From the best materials to use to curing tips and more, artists share their advice for mastering this technique at home.

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resin flower ring holders
Credit: Courtesy of Elaine Huang

Preserving dried flowers in resin is an artful way to create a one-of-a-kind keepsake. "Whether they are your favorite flowers or flowers tied to an important event like your wedding bouquet, preserving them in resin will capture their beauty forever," says resin artist Elaine Huang, a Micheals Maker. In addition to crafting a sentimental art object, you can preserve flowers in resin as a way to design custom piece of functional home décor. "Ring holders, coasters, and trinket trays are some of the most popular ways to preserve flowers in resin," says Brandee Hoffmann, ambassador at Counter Culture DIY and founder of Resin Art by Bee. "You can add in all kinds of interesting details, like gold flakes or small seashells."

Interested in learning about how you can preserve dried flowers in resin at home? From the best materials to use to curing tips and more, Huang and Hoffman share their best advice.

Gather all the necessary materials.

When working with resin, Huang says having the right protective gear is crucial. "You will need a respirator with filters ($30.99, michaels.com) rated for organic vapors, nitrile gloves ($22.68 for pack of 100, lowes.com), and goggles ($5.79, michaels.com) to protect yourself from chemicals," she explains. "Make sure you are also working in a well-ventilated area."

You'll also need a high-quality casting resin, a silicone mold for shaping, and, of course, dried or artificial flowers. "I would also recommend a heat gun for clarity in the resin as bubbles often form when using dried flowers," Huang adds.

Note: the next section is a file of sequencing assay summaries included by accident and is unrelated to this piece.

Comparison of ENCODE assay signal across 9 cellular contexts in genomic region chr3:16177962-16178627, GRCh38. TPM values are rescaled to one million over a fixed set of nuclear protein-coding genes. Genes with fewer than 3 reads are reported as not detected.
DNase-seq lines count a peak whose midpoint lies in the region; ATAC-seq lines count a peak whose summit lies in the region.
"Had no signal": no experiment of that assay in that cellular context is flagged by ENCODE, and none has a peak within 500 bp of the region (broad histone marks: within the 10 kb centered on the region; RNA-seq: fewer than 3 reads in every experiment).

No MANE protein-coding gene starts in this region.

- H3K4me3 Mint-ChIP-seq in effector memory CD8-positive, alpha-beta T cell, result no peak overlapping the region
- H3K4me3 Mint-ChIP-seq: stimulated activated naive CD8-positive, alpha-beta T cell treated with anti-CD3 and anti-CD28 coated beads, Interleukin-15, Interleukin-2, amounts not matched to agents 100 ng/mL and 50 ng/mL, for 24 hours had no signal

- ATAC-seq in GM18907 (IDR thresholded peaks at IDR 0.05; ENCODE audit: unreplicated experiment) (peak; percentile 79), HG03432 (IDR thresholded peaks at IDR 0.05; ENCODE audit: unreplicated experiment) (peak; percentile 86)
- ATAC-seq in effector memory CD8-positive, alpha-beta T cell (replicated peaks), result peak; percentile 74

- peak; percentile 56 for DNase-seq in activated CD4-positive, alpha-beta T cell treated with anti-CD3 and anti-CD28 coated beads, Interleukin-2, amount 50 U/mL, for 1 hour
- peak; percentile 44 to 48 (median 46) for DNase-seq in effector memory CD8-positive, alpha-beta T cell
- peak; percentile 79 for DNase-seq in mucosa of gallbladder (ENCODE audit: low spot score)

Dry (and press) flowers if necessary.

If you're preserving natural flowers, Huang says it's crucial that they're completely dry before casting them in resin. "If there is any moisture in the flowers, it will rot in the piece over time," she explains. "You can also press flowers in the microwave to speed up the drying process." To press the flowers, simply place them between two pieces of parchment paper inside a heavy book, and allow them to sit for about a week. "Another popular method of drying flowers is with silica gel, my main method for flower drying," Huang says. "Letting the flowers dry in a container covered by the silica gel preserves the form of the flower in 3D."

Mix the resin.

No matter what type of resin you use to preserve your flowers, Huang says it will require mixing with a hardener. "Different brands and types of resin will require a different ratio of resin and hardener, as well as different hardening times," she explains. To mix the resin, Huang says to use two separate cups to pour the appropriate amount of resin and hardener before combining. "Using a mixing stick, very slowly mix both parts until the mixture is clear and ready to pour," she advises. "Don't mix too fast, or else you will get a lot of bubbles in your piece."

Cast the flowers in resin.

To cast the flowers in resin, Huang says start by pouring the resin mixture into a silicone mold. "Arrange the flowers to your liking in the resin using tweezers or a mixing stick to ensure proper placement in the mold," she advises. As you pour resin, Huang recommends placing the mold on a level surface, which will ensure the finished product is even. "When working with dried flowers, the flowers will often float to the top," she warns. "It's best to create the piece in two layers, the first being the placement of the flowers and the second filling the resin to the top of the mold."

Cure for at least two days.

Hoffman says casting resin typically takes longer to cure than other types of resin, usually at least 48 hours. "Resin cures best when using a heat gun or torch to pop all of the bubbles that the resin accumulates when mixing and pouring," she explains. "Temperature is key and you have to make sure your environment matches the temperature it specifies on the bottle of your resin." After both layers are completely dry, Huang says to gently de-mold the resin piece as some edges might be sharp. "For finishing touches, sand down the edges if needed," she says.

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